New Braunfels was established in 1845, and that founding came at a great human cost. The New Braunfels Cemetery located at 297 S. Grape Ave. holds a mass grave that became the final resting place for many immigrants who died either en route or after they arrived in New Braunfels. 

That mass burial site at the southwest corner of the New Braunfels Cemetery contains an estimated 348 people who died during the Cholera Epidemic of 1846. The roughly one-acre area is almost devoid of any tombstones or plantings.

Currently, the Cemetery Committee and the New Braunfels Parks Foundation are working to create a lasting memorial remembering those lives. What follows is an overview of the groups’ vision for New Braunfels Cemetery, and how it came about. There are also ways that you can help.

From 1844 to 1845, four ships — the brig Johann Dethardt, followed by the Herschel, the Ferdinand, and the Apollo — were among those that transported German emigrants to the Texas Coast. 

Just imagine: each ship carried both individual travelers and families, all seeking a better life. 

The Adelsverein (Society of Nobles), of which Prince Carl of Solms-Braunfels was Commissioner General, aimed to purchase land for the immigrants or secure land grants from the Republic of Texas. 

Prince Carl did acquire lands near the Comal Springs and named the first settlement New Braunfels in honor of his German home. Braunfels, Germany, remains our Sister City.

In “Voyage to North America 1844-45: Prince Carl of Solms’s Texas Diary of People, Place and Events,” the Prince’s entry for Good Friday on March 21, 1845, noted: 

“Crossing of the first 15 wagons, but what toil and what difficulty it was. Finally they are here.” 

Soon thereafter, Prince Carl instructed Nicolaus Zink, a German immigrant, engineer, and surveyor, to plat both town and farm lots. Zink also set aside four acres for a public graveyard in what is now the New Braunfels Cemetery.

A short three months later, Pastor Louis Ervendberg recorded the death of Elise Catharine Reh Peter on June 23,1845. Pastor Ervendberg’s notation next to her name reads “the cemetery was dedicated by this burial.”  Elise Peter died of “mucous fever.” Sadly, her husband, Gerlach Peter, died a mere one month later. Elise and Gerlach Peter are buried in unmarked graves.

By late spring 1845, Prince Carl asked to return to Germany. The Verein arranged to send Otfried Hans Freiherr von Meusebach (John O. Meusebach) as the new Commissioner General. Writing in the July 1946 edition of “The Southwestern Historical Quarterly,” Professor Rudolph Biesele stated:  

“The most tragic episode of the early days of the settlement was the terrible epidemic of 1846. Late in 1845 Meusebach received notice that the Adelsverein was sending 4,304 settlers to Texas…Unfortunately a long rainy season set in, whereupon disease broke out at Carlshafen, from where it spread to New Braunfels when the immigrants were finally moved inland. How many of them died in Carlshafen will probably never be ascertained. Estimates vary on the total number of victims inland, that is, on the way to New Braunfels, in New Braunfels, and in Fredericksburg, from 400 to as high as 1,200. Only one list of victims is known to me, and in it 348 names are listed, but not all the deaths recorded resulted from any disease in the epidemic stage. Most of the deaths were caused by diarrhea, dysentery, and bilious fever….The late fall of 1846 and the winter following brought an end to the terrible epidemic.”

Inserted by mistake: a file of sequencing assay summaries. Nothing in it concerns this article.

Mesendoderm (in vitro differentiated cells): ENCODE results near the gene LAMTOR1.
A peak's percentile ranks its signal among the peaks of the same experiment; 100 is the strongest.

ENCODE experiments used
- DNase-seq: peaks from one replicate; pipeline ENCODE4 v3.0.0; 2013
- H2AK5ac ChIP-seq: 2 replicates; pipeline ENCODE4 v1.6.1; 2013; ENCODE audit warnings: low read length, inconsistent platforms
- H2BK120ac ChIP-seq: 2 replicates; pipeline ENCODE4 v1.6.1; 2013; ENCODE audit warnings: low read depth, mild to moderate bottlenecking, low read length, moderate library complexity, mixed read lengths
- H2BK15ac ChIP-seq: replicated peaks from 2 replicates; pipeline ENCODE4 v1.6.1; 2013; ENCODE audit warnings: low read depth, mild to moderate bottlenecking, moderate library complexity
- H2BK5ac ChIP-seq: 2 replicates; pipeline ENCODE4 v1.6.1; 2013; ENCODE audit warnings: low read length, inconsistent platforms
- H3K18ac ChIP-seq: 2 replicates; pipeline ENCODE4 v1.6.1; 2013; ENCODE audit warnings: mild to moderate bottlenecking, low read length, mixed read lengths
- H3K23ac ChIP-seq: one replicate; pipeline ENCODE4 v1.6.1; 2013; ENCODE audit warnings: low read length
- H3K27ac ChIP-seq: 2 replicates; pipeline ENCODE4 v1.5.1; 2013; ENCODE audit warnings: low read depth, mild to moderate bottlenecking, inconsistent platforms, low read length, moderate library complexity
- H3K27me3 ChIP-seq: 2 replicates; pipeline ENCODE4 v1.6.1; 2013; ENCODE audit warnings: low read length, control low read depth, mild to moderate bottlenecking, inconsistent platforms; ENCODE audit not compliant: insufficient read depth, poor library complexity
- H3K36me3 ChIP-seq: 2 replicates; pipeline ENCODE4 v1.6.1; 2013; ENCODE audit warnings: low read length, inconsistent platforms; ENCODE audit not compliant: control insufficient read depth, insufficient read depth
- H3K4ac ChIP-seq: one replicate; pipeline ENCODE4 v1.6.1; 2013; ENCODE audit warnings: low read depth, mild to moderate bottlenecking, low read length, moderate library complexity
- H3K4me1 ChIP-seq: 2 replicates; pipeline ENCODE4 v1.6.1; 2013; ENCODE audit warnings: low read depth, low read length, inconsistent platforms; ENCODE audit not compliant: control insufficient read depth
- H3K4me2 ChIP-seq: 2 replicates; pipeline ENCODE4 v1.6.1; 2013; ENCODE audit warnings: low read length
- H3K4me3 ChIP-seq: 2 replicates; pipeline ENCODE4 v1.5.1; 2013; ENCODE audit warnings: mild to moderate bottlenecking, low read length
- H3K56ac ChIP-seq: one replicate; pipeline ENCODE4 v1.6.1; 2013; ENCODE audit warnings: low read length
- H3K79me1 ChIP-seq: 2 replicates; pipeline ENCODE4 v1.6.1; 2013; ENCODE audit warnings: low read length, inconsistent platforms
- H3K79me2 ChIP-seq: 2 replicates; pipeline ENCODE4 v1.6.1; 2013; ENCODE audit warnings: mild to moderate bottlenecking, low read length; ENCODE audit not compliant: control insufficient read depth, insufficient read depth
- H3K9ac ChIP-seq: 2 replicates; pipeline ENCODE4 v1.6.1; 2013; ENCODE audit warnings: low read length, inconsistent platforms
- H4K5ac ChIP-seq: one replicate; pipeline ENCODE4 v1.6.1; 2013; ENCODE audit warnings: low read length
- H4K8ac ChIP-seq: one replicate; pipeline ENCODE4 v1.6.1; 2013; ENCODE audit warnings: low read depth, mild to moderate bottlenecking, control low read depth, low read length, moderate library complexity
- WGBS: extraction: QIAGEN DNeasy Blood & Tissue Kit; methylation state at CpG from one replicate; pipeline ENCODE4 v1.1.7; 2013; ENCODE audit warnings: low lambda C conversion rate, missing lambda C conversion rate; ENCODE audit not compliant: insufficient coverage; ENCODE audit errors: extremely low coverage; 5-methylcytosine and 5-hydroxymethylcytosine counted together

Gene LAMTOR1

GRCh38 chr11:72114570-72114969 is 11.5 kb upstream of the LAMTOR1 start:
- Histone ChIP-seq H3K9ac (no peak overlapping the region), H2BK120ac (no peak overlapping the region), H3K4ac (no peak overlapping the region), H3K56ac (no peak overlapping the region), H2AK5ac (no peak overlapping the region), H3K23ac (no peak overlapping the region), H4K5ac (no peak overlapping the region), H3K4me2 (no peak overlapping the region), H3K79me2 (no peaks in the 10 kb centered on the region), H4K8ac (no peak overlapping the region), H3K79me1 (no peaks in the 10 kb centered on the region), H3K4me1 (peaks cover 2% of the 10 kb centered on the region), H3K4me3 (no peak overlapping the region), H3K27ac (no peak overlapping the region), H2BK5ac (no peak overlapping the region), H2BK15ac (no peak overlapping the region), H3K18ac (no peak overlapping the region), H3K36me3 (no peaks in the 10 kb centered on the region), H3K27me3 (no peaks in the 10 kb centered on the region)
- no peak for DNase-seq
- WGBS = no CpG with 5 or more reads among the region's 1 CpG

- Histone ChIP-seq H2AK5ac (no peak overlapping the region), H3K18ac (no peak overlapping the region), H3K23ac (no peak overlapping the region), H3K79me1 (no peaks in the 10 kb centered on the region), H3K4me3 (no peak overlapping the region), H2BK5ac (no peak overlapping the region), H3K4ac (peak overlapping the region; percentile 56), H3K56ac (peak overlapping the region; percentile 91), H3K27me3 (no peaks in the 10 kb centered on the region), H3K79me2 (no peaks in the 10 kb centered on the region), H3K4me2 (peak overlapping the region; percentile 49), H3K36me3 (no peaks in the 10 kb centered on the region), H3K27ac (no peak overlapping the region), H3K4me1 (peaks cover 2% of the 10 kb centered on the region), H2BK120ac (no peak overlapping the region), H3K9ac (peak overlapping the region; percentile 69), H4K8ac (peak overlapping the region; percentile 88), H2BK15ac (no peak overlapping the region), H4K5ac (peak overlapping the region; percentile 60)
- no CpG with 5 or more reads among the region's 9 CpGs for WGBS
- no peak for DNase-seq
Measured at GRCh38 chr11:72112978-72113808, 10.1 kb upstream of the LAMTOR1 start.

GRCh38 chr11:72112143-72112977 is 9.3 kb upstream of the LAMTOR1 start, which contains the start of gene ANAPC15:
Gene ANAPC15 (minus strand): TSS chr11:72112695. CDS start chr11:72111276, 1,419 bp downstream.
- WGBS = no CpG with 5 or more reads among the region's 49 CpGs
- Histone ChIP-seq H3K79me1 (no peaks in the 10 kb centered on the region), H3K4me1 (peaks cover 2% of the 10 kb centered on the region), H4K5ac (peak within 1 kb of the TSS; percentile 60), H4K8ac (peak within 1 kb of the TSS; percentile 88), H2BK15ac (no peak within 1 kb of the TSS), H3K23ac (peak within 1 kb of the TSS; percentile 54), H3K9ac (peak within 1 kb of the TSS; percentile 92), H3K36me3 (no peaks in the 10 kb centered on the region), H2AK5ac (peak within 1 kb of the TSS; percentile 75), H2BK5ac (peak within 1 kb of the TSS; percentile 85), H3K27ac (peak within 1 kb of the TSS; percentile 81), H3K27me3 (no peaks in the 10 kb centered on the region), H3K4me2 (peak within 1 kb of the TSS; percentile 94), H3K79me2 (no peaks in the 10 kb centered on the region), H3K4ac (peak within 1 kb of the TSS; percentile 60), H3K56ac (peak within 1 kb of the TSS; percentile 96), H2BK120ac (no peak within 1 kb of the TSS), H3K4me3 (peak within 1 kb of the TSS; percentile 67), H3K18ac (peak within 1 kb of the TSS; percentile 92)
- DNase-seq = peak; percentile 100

Meusebach’s attempts to have the immigrants transported inland were complicated by the Mexican-American War. 

Congress had admitted Texas to the Union on Dec. 29, 1845, and serious boundary disputes with Mexico began almost immediately. 

President Polk ordered General Zachary Taylor to south Texas. General Taylor’s army needed wagons to transport them, so the German immigrants had to wait for new transportation. 

This delay, in combination with a long rainy season and overcrowded conditions in Carlshafen, helped create the epidemic that followed. 

The Field of Graves Memorial design was created by Harmon Duke, a landscape architecture student at the University of Mississippi. His ancestors are buried in the cemetery. 

Duke worked under the direction of Ylda Capriccioso, formerly Park Development Manager.  

The Field of Graves Memorial will include a granite stone engraved with these words from Hermann Seele, whom Pastor Ervendberg chose to teach the settlement’s first school:

“A number of immigrants arrived, who mostly arrived sick, were given emergency shelter in a long open shed built on piles and covered with branches and thatch. There, the number of deaths rose to over 300. Only a few of the dead could be placed in coffins because of the lack of boards. During the summer as many as three — wrapped in canvas or blankets — were transported together every morning by a teamster in the employ of the Society (Adelsverein) to the cemetery, where they were buried in the prescribed manner by the appointed gravediggers.”

The memorial will include an eight-foot stone monument, educational signs, a native prairie meditation meadow, seating and walking paths. 

Donations may be made online at Contributions may also be sent to New Braunfels Parks Foundation, 110 Golf Course Rd, New Braunfels, TX 78130. Donations of $1,000 and up will be reocgnized on a donor plaque. If you can, please join the Parks Foundation and the Cemetery Committee in making the “Field of Graves Memorial” a reality.

Jane W. Miller is a member of Friends for the Preservation of Historic Landa Park and a Texas Master Naturalist.

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